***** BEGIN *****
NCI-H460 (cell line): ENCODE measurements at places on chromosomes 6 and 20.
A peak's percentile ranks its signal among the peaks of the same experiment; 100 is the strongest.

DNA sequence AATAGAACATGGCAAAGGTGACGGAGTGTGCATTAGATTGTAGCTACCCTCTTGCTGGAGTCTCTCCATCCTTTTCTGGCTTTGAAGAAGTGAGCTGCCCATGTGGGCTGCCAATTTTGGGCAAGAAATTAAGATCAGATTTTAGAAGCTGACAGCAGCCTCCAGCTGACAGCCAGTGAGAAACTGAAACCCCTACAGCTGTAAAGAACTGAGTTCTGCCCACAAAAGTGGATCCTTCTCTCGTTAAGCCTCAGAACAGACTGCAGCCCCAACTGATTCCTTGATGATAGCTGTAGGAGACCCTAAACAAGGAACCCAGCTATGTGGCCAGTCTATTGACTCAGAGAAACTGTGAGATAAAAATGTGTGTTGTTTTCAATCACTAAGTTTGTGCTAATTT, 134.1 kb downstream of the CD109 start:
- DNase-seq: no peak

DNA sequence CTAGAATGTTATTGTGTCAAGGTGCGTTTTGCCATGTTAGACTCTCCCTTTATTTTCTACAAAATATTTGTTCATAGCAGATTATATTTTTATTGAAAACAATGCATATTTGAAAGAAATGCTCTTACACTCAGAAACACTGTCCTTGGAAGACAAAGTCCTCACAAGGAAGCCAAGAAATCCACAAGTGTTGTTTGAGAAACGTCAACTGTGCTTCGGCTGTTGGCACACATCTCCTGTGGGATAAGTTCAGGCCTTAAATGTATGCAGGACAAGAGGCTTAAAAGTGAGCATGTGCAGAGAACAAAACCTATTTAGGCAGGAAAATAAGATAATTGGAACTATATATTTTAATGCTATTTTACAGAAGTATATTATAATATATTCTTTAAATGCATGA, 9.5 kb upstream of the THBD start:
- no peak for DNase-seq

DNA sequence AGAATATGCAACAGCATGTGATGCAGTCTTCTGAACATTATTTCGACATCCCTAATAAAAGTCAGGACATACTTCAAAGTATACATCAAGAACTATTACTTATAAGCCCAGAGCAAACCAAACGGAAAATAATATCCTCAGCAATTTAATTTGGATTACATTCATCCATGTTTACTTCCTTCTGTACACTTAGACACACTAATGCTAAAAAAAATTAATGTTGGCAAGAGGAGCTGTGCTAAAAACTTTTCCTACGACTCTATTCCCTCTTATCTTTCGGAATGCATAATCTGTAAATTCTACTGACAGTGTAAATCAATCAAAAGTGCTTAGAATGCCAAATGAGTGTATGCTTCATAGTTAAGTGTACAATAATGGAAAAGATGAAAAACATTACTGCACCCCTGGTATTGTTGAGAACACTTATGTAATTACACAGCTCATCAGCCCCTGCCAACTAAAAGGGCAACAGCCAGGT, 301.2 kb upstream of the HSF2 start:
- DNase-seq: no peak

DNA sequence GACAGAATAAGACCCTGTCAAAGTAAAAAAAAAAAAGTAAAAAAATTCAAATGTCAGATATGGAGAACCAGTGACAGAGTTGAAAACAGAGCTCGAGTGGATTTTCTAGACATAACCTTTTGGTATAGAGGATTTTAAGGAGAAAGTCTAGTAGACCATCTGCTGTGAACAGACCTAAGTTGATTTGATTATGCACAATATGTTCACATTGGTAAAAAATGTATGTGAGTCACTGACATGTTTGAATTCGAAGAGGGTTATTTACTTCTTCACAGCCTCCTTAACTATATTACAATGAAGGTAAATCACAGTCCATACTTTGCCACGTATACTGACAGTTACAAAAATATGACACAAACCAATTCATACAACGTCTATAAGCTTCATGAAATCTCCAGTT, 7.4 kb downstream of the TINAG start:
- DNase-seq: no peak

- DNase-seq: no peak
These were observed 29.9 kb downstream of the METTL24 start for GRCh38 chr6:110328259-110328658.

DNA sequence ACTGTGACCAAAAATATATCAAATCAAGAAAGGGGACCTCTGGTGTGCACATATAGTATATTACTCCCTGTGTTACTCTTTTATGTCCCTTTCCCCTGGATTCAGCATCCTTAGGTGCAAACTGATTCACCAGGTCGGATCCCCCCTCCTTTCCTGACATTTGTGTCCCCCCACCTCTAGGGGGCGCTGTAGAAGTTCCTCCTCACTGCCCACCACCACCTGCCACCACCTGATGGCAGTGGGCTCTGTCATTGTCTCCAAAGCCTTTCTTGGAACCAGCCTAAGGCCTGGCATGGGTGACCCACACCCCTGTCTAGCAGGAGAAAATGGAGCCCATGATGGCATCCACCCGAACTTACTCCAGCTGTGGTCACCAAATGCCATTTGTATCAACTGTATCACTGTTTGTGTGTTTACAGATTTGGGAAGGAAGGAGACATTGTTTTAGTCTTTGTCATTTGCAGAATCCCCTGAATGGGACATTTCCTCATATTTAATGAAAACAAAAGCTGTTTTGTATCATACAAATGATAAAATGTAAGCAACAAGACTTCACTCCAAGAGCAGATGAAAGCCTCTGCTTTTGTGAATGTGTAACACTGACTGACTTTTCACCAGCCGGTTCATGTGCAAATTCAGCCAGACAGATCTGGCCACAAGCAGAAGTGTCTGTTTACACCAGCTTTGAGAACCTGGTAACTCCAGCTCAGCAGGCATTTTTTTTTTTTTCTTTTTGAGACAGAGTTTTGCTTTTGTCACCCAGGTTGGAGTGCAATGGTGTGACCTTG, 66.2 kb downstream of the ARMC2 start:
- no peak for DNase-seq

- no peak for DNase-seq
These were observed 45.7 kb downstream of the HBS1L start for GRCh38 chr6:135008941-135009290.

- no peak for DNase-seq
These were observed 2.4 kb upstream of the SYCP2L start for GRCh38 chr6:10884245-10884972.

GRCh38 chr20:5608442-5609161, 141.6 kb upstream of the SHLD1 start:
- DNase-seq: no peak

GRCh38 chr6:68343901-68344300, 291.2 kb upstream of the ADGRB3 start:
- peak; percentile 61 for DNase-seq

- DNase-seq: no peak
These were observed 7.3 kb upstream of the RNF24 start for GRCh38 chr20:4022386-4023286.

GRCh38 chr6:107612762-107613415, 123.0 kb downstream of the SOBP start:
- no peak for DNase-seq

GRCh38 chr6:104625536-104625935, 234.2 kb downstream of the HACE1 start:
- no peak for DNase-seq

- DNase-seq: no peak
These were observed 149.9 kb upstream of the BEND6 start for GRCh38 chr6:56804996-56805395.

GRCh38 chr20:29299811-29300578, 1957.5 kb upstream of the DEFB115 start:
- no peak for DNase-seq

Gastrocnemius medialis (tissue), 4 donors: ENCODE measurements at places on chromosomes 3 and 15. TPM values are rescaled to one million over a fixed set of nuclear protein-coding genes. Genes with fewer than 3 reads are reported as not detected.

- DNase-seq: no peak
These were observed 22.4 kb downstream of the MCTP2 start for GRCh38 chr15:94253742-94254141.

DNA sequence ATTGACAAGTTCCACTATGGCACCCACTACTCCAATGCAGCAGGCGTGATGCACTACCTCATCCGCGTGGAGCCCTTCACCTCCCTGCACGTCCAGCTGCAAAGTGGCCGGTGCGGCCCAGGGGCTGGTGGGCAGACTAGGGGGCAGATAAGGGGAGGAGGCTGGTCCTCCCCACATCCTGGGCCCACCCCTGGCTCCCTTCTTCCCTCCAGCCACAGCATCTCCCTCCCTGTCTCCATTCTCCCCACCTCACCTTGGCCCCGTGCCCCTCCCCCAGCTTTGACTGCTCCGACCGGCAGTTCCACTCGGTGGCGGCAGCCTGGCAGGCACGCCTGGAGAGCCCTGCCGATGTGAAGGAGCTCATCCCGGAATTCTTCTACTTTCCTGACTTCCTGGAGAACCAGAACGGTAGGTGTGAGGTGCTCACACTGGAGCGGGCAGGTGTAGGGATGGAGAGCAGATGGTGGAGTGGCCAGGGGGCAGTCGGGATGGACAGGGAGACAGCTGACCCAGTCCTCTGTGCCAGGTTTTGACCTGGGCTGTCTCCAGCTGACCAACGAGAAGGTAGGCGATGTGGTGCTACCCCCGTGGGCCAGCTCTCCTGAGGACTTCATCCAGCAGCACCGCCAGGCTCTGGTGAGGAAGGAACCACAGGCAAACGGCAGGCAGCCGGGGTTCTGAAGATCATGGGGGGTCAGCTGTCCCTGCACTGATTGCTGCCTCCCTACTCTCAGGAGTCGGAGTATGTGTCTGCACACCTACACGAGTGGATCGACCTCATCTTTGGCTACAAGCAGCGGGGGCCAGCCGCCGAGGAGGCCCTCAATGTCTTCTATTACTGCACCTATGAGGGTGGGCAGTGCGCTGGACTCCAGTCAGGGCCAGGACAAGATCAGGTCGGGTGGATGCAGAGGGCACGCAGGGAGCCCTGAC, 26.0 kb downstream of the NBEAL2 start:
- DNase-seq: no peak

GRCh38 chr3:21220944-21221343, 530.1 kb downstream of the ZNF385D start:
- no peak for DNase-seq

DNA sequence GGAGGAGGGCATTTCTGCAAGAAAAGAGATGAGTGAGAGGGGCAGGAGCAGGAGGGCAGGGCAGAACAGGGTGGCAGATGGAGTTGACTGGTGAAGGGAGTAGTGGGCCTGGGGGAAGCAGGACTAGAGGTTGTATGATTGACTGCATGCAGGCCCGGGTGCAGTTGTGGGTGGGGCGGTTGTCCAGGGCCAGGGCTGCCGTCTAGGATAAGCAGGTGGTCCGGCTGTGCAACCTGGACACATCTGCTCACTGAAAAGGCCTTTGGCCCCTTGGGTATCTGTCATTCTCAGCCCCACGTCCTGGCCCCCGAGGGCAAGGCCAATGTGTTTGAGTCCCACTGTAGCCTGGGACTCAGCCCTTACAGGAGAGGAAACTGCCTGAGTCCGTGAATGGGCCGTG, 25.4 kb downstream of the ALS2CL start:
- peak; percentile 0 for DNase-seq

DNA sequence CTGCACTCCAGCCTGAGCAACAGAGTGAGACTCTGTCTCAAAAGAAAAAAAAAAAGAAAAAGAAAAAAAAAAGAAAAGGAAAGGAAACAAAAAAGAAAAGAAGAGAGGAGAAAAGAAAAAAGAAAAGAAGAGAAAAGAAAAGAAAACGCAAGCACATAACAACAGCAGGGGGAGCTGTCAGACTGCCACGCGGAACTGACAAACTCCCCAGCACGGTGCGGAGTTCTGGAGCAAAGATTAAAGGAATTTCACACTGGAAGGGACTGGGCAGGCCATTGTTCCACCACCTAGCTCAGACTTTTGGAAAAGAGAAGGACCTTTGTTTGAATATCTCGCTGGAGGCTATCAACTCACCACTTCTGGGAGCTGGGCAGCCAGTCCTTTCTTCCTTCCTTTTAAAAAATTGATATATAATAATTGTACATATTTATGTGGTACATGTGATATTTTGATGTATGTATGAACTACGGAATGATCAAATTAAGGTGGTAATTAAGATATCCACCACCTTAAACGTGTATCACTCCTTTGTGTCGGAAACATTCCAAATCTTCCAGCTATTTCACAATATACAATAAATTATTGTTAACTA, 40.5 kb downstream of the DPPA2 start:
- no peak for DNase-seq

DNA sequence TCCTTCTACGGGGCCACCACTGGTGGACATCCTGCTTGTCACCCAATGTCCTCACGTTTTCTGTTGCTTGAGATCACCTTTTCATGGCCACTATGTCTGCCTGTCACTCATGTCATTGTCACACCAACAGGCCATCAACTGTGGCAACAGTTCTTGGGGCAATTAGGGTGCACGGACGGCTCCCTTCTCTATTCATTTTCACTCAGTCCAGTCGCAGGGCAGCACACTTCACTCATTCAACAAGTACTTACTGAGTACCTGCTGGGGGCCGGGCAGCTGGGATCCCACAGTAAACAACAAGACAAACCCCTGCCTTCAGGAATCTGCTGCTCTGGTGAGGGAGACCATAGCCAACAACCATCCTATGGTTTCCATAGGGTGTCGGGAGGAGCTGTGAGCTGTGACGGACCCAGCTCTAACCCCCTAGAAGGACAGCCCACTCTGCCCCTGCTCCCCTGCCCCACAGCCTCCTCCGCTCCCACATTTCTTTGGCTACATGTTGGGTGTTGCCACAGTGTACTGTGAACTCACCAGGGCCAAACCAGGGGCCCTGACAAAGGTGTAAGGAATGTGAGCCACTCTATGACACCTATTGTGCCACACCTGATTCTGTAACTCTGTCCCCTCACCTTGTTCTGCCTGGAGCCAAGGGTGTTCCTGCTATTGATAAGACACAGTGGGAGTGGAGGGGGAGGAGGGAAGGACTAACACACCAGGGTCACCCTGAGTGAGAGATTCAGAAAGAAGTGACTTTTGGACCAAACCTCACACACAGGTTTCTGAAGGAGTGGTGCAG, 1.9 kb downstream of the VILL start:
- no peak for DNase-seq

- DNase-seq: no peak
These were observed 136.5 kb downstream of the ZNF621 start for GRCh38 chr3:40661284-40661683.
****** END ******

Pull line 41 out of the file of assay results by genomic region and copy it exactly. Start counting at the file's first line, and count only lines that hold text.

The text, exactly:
- peak; percentile 0 for DNase-seq